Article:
energy industry

Europe can learn lessons from 1970s oil shock as rationing looms


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Europe can learn lessons from 1970s oil shock as rationing looms

OIL. A view of a gas station of Hungarian oil company MOL with the MOL Dunai Refinery in the background, in Szazhalombatta, Hungary, March 18, 2022.

Marton Monus/Reuters

Choosing which industries should get their energy supply cut will be a thorny political decision

FRANKFURT, Germany – With Russia threatening to cut off the supply of vital gas and oil, European governments are dusting off rationing plans that bring back memories of the 1973 energy crisis.

Are Europeans heading for car-free Sundays, dimmer lights, and what felt like government-mandated bedtime as TV broadcasts ended early – last seen at the time of the Arab embargo?

Probably not because that, and more recent episodes, show companies are quick to adapt, meaning the hit to the euro area’s economic output may be smaller than 1% on some estimates.

And governments have also learned that imposing austerity measures like fuel rationing at the pump will yield little if the population doesn’t support them.

So they are likely to go for something more consensual, such as getting households to turn down their thermostats or ease up on the gas pedal.

Still, choosing which industries should get their energy supply cut will be a thorny political decision, forcing governments to resort to the kind of ruthlessness normally reserved for wartime.

Dent to growth may be small

While Europe might just about replace its imports of Russian crude with other sources, it’s unlikely to be able to do so with gas any time soon.

This means a rationing of gas is certain if Russia turns off the taps in retaliation for sweeping economic sanctions.

But economists estimate the damage to economic growth would be small.

The European Central Bank puts the hit from a 10% reduction in energy supplies on European companies at about 0.7% of the euro area’s gross value added, a measure of goods and services produced in the bloc.

This is in line with precedents both in Britain during the 1970s embargo and in Japan after the Fukushima nuclear disaster of 2011.

Europe’s service-oriented economies are also likely to come off more lightly than manufacturing-heavy China when it went through its own power crunch last year.

“Past episodes of energy rationing have not been as damaging as one might expect and firms have proved adept at achieving sizeable efficiency gains when required,” Capital Economics wrote.

For example, pork exporter Danish Crown has started to retrofit some gas-fired production plants with diesel and sales of diesel generators in Denmark rose 300% to 400% in March.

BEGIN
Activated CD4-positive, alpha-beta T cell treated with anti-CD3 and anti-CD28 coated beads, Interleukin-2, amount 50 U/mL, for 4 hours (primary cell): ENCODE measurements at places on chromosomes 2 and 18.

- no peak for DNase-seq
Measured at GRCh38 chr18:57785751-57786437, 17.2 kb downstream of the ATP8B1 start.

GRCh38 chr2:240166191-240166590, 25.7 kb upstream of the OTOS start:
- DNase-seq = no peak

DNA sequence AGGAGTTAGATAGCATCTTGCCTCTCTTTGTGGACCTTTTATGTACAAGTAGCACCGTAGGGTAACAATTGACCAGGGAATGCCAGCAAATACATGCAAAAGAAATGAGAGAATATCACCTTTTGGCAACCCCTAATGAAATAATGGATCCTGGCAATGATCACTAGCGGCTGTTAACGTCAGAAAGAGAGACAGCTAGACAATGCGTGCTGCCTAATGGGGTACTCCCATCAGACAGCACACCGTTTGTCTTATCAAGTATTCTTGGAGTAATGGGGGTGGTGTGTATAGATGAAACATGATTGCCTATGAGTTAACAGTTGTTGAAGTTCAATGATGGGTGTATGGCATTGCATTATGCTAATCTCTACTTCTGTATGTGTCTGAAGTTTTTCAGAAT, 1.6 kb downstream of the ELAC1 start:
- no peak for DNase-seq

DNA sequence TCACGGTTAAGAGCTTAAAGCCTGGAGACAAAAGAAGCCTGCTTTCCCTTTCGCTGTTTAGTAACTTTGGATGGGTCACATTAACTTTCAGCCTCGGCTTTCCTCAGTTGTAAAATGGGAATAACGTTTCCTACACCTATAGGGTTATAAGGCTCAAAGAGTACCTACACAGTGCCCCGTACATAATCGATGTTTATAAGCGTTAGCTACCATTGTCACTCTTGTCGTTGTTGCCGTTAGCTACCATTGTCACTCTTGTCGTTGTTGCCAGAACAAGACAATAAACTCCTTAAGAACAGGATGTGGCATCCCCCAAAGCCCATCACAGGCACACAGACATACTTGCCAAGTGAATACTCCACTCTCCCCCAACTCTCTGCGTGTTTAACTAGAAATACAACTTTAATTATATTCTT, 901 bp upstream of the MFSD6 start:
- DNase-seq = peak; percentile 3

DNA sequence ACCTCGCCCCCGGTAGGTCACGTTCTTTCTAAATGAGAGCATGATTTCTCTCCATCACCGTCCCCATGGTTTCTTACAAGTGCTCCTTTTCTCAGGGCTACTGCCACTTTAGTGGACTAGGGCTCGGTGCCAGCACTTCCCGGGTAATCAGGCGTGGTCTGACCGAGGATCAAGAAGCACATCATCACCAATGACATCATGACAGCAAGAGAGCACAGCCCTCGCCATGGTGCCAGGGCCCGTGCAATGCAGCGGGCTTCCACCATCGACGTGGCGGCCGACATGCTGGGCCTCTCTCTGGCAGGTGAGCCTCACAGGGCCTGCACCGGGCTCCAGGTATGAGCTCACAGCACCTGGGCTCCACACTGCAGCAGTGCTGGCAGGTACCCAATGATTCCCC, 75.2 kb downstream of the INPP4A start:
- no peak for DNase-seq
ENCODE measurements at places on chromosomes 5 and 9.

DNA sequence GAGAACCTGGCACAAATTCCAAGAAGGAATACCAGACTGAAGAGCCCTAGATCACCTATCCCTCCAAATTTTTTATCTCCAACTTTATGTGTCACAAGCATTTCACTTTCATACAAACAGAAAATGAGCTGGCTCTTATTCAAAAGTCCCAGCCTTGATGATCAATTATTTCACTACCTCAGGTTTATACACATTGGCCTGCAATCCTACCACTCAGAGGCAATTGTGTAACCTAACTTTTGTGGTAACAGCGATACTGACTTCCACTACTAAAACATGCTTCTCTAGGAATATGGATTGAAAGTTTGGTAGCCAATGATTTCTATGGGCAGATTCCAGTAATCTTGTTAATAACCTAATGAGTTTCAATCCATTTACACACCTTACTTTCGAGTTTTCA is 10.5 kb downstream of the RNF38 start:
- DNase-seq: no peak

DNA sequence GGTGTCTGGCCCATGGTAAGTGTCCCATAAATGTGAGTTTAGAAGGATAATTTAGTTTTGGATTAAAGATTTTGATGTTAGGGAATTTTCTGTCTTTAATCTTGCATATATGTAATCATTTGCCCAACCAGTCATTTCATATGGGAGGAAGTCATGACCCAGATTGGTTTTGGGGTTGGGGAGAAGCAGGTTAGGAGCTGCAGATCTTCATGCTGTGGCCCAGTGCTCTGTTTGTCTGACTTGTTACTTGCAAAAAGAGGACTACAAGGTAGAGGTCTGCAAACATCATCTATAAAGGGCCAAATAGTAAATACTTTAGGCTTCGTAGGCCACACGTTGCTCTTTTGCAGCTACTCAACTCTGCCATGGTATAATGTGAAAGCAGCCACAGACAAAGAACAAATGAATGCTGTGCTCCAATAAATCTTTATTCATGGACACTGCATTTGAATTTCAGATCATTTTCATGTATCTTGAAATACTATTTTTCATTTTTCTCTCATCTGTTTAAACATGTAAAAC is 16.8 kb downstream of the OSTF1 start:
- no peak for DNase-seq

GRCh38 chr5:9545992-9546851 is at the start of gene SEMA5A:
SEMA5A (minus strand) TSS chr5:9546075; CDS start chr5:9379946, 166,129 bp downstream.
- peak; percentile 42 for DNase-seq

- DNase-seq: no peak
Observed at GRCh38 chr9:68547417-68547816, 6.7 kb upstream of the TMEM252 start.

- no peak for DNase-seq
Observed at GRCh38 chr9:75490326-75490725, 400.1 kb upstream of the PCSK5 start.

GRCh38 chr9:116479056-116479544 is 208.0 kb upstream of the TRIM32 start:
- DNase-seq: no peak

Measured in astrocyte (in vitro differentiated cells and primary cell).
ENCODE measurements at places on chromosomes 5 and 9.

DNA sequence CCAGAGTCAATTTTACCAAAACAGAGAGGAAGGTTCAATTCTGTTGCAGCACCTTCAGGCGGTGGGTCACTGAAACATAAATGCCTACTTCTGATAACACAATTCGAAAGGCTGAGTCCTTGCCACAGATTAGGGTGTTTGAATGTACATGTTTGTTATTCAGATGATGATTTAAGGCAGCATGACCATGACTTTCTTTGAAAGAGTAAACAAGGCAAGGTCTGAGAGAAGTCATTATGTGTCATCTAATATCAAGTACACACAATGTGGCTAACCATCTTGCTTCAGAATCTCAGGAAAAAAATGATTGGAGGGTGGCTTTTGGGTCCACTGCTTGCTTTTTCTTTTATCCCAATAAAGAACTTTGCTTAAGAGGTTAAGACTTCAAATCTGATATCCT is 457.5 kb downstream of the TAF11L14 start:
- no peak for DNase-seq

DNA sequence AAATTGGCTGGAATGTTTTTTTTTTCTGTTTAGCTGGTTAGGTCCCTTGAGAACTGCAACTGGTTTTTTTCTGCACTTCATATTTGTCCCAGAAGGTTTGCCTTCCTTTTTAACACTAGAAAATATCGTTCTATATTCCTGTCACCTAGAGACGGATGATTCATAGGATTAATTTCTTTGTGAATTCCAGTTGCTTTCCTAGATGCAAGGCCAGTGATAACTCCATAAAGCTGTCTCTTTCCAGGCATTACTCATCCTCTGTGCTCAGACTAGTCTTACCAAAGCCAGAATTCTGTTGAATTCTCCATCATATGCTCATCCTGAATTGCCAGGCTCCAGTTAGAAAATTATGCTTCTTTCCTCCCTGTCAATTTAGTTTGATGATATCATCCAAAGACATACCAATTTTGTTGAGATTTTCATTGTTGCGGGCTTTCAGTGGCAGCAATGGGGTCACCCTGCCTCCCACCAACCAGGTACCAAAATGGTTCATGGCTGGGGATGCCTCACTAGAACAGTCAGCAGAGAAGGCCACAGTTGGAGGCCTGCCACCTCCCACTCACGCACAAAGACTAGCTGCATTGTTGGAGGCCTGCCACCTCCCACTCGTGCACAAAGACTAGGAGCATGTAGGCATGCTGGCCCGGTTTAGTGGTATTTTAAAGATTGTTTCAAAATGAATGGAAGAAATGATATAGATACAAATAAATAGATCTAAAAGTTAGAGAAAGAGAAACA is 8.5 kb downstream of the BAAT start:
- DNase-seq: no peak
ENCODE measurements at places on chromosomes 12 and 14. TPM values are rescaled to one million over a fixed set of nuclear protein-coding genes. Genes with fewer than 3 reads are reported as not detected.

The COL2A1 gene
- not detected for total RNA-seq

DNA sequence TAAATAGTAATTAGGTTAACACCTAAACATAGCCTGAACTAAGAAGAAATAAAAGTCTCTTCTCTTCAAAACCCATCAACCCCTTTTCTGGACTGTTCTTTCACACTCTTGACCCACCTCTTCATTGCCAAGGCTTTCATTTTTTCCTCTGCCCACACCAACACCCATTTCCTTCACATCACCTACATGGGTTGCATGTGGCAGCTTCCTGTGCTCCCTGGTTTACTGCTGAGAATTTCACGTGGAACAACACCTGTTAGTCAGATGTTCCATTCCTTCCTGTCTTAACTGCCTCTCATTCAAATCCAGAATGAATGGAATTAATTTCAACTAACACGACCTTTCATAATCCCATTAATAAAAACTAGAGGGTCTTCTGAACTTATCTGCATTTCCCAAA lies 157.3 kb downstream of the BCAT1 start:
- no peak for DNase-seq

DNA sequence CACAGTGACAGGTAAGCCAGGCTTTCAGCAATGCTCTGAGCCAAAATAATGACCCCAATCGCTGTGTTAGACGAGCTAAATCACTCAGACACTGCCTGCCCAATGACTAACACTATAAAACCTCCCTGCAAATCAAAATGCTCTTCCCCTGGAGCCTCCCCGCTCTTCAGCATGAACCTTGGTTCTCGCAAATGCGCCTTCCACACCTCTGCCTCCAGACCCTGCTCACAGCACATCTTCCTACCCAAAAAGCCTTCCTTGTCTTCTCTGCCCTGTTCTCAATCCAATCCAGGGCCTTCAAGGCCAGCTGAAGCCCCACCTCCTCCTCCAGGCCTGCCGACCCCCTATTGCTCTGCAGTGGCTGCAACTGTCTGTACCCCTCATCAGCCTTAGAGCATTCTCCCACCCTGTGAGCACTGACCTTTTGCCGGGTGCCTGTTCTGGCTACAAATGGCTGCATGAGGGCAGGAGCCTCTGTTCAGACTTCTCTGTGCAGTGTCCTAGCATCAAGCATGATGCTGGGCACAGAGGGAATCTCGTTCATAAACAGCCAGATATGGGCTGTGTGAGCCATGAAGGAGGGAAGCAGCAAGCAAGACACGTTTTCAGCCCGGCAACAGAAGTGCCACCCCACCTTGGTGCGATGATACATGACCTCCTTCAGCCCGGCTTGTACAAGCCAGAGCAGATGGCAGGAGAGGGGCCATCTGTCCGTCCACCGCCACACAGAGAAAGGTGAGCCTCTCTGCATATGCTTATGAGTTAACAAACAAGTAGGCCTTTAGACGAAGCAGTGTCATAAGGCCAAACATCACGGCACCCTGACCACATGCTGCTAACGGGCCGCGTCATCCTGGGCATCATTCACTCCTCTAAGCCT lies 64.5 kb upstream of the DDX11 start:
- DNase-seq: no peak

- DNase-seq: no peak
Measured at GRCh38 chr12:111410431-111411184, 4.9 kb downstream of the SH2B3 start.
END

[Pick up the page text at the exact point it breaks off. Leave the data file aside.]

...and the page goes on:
Even for Germany, the western European country most reliant on Russian energy, the impact of an 8% cut to oil, gas, and coal consumption would lower gross domestic product by 1.4%, according to a paper by the ECONtribute network of economists.

Of course, there are more pessimistic scenarios. Nomisma Energia estimates the Italian economy, which also depends on Russia for its energy, would suffer a 5.6% hit if gas supplies from Russia fell by roughly half, assuming some gains in efficiency but no switch to alternative sources.

Rationing doesn’t work without public support

Today’s rationing strategies are mostly intended to spare households and concentrate any pain on companies, starting with those that can switch to other energy sources.

This is a key lesson learned from the 1970s. The two European countries that imposed fuel rationing for the population – Sweden and the Netherlands – had to quickly change course due to public backlash.

Instead, most governments at the time let the price of fuel rise, automatically depressing demand.

And they focused on measures the population saw as more equitable, such as lower speed limits and more frequent public transport.

“Can rationing work? It’s a function of the public’s willingness to support it,” said Alan Pisarski, who helped shape the US strategy to deal with the 1973 oil embargo.

He said Europe should focus on convincing people to turn down their heating – a campaign already underway in some countries.

War economy

Even drawing a list of which industries should get fuel for longest, as the German government is doing, can be politically difficult, history shows.

When the oil embargo hit the United States, the senators of the mountainous states of Colorado and New Hampshire fought back at the notion of turning off lifts at ski resorts and sought to deflect the attention to energy used in hot houses for floriculture, Pisarski recalls.

In Germany, chemical group BASF has already warned of a “complete cessation of operations” if natural gas supply is cut to less than half of current needs.

In the end, industries that need heat as part of their production process, such as makers of chemicals, metals, glass, and paper, are likely to get priority.

Those on interruptible contracts are likely to be the first to face supply stops and may even have to cut their working week, as happened in China during last year’s rationing.

“The rationing required by an immediate embargo would basically be comparable with the allocation mechanism of a war economy,” said Kirsten Westphal, a member of the German Institute for International and Security Affairs that advises the government, in an interview with the Clean Energy Wire. –

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